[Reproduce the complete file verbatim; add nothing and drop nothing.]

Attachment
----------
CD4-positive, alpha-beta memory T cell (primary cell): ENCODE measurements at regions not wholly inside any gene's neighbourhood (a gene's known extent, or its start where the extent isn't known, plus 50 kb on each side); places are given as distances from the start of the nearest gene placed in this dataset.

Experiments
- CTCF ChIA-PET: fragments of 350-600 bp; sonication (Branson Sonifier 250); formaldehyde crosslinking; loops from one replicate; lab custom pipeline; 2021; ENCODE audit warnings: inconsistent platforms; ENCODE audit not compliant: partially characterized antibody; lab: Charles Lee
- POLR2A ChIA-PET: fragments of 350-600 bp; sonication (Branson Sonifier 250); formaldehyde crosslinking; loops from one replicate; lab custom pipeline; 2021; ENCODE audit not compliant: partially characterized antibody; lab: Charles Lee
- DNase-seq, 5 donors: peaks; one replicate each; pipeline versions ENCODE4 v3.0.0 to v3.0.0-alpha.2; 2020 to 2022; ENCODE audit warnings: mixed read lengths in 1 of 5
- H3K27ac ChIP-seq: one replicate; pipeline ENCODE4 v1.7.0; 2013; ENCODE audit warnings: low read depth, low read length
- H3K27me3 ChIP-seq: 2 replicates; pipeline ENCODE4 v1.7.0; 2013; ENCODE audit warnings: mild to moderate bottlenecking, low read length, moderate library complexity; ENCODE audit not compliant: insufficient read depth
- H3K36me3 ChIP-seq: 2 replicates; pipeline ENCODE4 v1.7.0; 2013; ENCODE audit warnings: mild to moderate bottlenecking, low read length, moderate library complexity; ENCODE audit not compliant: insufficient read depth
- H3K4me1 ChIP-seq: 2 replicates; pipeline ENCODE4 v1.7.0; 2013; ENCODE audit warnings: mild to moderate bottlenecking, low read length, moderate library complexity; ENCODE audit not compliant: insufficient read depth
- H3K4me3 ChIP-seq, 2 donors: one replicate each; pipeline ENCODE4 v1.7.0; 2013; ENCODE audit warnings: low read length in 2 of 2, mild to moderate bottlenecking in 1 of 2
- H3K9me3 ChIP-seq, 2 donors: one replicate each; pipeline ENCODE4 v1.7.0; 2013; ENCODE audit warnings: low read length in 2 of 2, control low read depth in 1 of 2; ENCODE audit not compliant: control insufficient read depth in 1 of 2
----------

CD4-positive, alpha-beta memory T cell (primary cell): ENCODE measurements at regions not wholly inside any gene's neighbourhood (a gene's known extent, or its start where the extent isn't known, plus 50 kb on each side); places are given as distances from the start of the nearest gene placed in this dataset.

Experiments
- CTCF ChIA-PET: fragments of 350-600 bp; sonication (Branson Sonifier 250); formaldehyde crosslinking; loops from one replicate; lab custom pipeline; 2021; ENCODE audit warnings: inconsistent platforms; ENCODE audit not compliant: partially characterized antibody; lab: Charles Lee
- POLR2A ChIA-PET: fragments of 350-600 bp; sonication (Branson Sonifier 250); formaldehyde crosslinking; loops from one replicate; lab custom pipeline; 2021; ENCODE audit not compliant: partially characterized antibody; lab: Charles Lee
- DNase-seq, 5 donors: peaks; one replicate each; pipeline versions ENCODE4 v3.0.0 to v3.0.0-alpha.2; 2020 to 2022; ENCODE audit warnings: mixed read lengths in 1 of 5
- H3K27ac ChIP-seq: one replicate; pipeline ENCODE4 v1.7.0; 2013; ENCODE audit warnings: low read depth, low read length
- H3K27me3 ChIP-seq: 2 replicates; pipeline ENCODE4 v1.7.0; 2013; ENCODE audit warnings: mild to moderate bottlenecking, low read length, moderate library complexity; ENCODE audit not compliant: insufficient read depth
- H3K36me3 ChIP-seq: 2 replicates; pipeline ENCODE4 v1.7.0; 2013; ENCODE audit warnings: mild to moderate bottlenecking, low read length, moderate library complexity; ENCODE audit not compliant: insufficient read depth
- H3K4me1 ChIP-seq: 2 replicates; pipeline ENCODE4 v1.7.0; 2013; ENCODE audit warnings: mild to moderate bottlenecking, low read length, moderate library complexity; ENCODE audit not compliant: insufficient read depth
- H3K4me3 ChIP-seq, 2 donors: one replicate each; pipeline ENCODE4 v1.7.0; 2013; ENCODE audit warnings: low read length in 2 of 2, mild to moderate bottlenecking in 1 of 2
- H3K9me3 ChIP-seq, 2 donors: one replicate each; pipeline ENCODE4 v1.7.0; 2013; ENCODE audit warnings: low read length in 2 of 2, control low read depth in 1 of 2; ENCODE audit not compliant: control insufficient read depth in 1 of 2